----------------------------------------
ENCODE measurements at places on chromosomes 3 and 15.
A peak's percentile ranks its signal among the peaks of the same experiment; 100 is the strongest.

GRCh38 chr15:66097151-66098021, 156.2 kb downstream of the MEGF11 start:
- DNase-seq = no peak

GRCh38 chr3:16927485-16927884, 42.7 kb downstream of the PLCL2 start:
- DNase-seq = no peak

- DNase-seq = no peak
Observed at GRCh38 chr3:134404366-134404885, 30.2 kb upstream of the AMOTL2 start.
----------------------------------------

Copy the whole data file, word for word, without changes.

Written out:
ENCODE measurements at places on chromosomes 3 and 15.
A peak's percentile ranks its signal among the peaks of the same experiment; 100 is the strongest.

GRCh38 chr15:66097151-66098021, 156.2 kb downstream of the MEGF11 start:
- DNase-seq = no peak

GRCh38 chr3:16927485-16927884, 42.7 kb downstream of the PLCL2 start:
- DNase-seq = no peak

- DNase-seq = no peak
Observed at GRCh38 chr3:134404366-134404885, 30.2 kb upstream of the AMOTL2 start.